The rising cost of housing is pushing the socially disadvantaged towards the urban fringes of Australia’s cities, according to a new report.
The Federal Government’s
State of Australian Cities Report 2014-2015 paints a portrait of a nation that is divided between the ‘haves’ and ‘have nots’ - with the socially disadvantaged living in the sprawling outer suburbs on the urban fringes with limited infrastructure and those with higher incomes living in inner city areas with access to better services, infrastructure and jobs.
According to the report, research by the Australian Housing and Urban Research Institute (AHURI) found that “clusters of social disadvantage” were increasingly pushed towards city peripheries between 2001-2011, as large price premiums were increasingly being paid for homes within close proximity to the CBDs of Australia’s major cities.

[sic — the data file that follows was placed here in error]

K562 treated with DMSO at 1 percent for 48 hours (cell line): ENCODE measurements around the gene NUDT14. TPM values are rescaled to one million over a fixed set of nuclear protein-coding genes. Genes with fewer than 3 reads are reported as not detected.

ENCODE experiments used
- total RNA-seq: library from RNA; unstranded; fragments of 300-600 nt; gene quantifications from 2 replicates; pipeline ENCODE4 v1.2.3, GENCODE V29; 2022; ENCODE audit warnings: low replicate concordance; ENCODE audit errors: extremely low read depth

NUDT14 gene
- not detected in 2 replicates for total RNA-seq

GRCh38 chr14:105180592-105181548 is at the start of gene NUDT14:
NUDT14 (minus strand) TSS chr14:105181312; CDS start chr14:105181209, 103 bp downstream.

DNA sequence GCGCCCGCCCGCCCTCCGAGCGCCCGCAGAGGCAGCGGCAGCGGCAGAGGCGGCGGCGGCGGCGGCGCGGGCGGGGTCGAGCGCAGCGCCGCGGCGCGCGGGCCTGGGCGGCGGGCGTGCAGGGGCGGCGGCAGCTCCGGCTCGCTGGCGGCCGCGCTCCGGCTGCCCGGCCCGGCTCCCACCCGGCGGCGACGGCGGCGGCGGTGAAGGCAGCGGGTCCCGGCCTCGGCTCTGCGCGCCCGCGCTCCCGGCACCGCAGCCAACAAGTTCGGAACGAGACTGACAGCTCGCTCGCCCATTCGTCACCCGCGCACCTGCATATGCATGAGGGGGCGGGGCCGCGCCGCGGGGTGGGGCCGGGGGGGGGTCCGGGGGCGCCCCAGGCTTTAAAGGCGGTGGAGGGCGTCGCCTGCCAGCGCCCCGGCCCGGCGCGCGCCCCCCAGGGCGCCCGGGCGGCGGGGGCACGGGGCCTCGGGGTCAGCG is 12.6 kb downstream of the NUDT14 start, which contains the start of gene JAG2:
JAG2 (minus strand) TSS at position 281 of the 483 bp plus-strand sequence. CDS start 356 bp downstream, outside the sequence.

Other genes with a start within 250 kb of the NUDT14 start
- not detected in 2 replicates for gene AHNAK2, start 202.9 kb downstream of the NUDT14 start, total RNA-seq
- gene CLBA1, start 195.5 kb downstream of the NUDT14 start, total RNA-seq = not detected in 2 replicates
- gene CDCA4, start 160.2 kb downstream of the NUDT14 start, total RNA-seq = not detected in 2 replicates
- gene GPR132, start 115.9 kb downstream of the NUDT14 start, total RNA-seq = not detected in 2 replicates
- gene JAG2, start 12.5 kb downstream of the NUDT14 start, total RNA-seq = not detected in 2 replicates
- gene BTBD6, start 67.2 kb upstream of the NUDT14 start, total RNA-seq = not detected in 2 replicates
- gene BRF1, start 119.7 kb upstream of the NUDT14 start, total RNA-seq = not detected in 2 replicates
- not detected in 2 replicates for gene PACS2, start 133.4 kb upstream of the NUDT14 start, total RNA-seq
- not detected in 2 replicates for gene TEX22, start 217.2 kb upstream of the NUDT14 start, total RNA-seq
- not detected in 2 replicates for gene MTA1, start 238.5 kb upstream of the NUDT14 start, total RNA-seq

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“Australia’s cities are now increasingly characterised by the significant spatial divide between areas of highly productive jobs and the areas of population based services, reflected through the price premiums associated with houses that have better access to the city centre,” the report said.
The below map demonstrates the proportion of homes that were deemed affordable by low to moderate purchasers in Melbourne in 1981 and 2006. In 1981, most of Melbourne was considered affordable by low to moderate purchasers, while in 2006, only a few suburbs on the outer fringe were considered affordable.